Below are rules of thumb that (inexhaustively) characterize acts that the course considers reasonable and not reasonable. If in doubt as to whether some act is reasonable, do not commit it until you solicit and receive approval in writing from the course’s staff. Acts considered not reasonable by the course are handled harshly. If the course refers some matter to the Administrative Board and the outcome is Admonish, Probation, Requirement to Withdraw, or Recommendation to Dismiss, the course reserves the right to impose local sanctions on top of that outcome that may include an unsatisfactory or failing grade for work submitted or for the course itself.


  • Communicating with classmates about projects in English (or some other spoken language).

  • Discussing the course’s material with others in order to understand it better.

  • Helping a classmate identify a bug in his or her code, as by viewing, compiling, or running his or her code, even on your own computer.

  • Incorporating snippets of code that you find online or elsewhere into your own code, provided that those snippets are not themselves solutions to assigned problems and that you cite the snippets' origins.

  • Sending or showing code that you’ve written to someone, possibly a classmate, so that he or she might help you identify and fix a bug.

  • Sharing snippets of your own code somewhere online so that others might help you identify and fix a bug.

  • Turning to the web or elsewhere for instruction beyond the course’s own, for references, and for solutions to technical difficulties, but not for outright implementations of projects.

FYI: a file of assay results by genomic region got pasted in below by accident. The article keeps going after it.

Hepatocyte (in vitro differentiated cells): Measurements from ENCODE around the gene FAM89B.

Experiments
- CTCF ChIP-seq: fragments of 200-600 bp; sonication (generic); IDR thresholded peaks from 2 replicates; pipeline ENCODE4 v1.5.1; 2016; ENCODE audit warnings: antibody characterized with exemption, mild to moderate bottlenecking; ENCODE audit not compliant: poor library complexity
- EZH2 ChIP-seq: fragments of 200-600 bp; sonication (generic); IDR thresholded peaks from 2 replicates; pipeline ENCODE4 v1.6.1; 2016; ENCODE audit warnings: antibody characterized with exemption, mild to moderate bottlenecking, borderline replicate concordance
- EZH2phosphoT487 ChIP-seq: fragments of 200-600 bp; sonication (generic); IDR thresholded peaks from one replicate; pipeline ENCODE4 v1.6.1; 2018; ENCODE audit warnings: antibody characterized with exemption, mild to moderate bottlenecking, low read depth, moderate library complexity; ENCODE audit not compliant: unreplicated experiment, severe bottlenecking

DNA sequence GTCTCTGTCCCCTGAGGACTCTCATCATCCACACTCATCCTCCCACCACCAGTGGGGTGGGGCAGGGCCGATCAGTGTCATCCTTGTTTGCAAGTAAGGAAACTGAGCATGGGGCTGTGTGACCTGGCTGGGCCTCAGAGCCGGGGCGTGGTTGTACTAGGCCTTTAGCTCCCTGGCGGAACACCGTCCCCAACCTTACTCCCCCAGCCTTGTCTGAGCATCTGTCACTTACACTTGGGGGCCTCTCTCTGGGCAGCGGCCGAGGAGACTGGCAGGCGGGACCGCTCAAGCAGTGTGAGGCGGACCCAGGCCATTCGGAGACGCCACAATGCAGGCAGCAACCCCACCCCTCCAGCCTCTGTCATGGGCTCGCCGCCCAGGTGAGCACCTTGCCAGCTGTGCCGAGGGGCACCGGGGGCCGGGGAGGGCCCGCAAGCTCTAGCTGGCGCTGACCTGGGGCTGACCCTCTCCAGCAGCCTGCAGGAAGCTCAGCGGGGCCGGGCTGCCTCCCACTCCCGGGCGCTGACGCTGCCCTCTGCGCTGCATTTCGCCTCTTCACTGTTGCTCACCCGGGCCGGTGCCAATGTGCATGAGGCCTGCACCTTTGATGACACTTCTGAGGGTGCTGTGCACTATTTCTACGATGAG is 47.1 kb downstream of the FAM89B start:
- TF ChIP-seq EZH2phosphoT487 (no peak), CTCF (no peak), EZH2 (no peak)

• Whiteboarding implementations of projects with others using diagrams or pseudocode.

  • Working with (and even paying) a tutor to help you with the course, provided the tutor does not do your work for you.

Not Reasonable

  • Asking a classmate who’s not on your team to see his or her implementation of a project before (re-)submitting your own.

  • Deleting an assigned milestone.

  • Failing to cite (as with comments) the origins of code that you discover outside of the course’s own lessons and integrate into your own work, even while respecting this policy’s other constraints.

  • Giving or showing to a classmate who’s not on your team your implementation of a project when it is he or she, and not you, who is struggling to implement it.

  • Paying or offering to pay an individual for work that you may submit as (part of) your own.

  • Providing or making available implementations of projects to individuals who might take this course in the future.

  • Searching for or soliciting outright implementations of projects online or elsewhere.

  • Splitting a project’s workload with another individual who’s not on your team and combining your work.

  • Submitting (after possibly modifying) the work of another individual who’s not on your team beyond allowed snippets.

  • Submitting the same or similar work to this course that you have submitted or will submit to another.

  • Submitting work to this course that you intend to use outside of the course (e.g., for a job) without prior approval from the course’s heads.

  • Viewing an implementation of a project by someone not on your team and basing your own implementation on it.

Acknowledgement and Authorization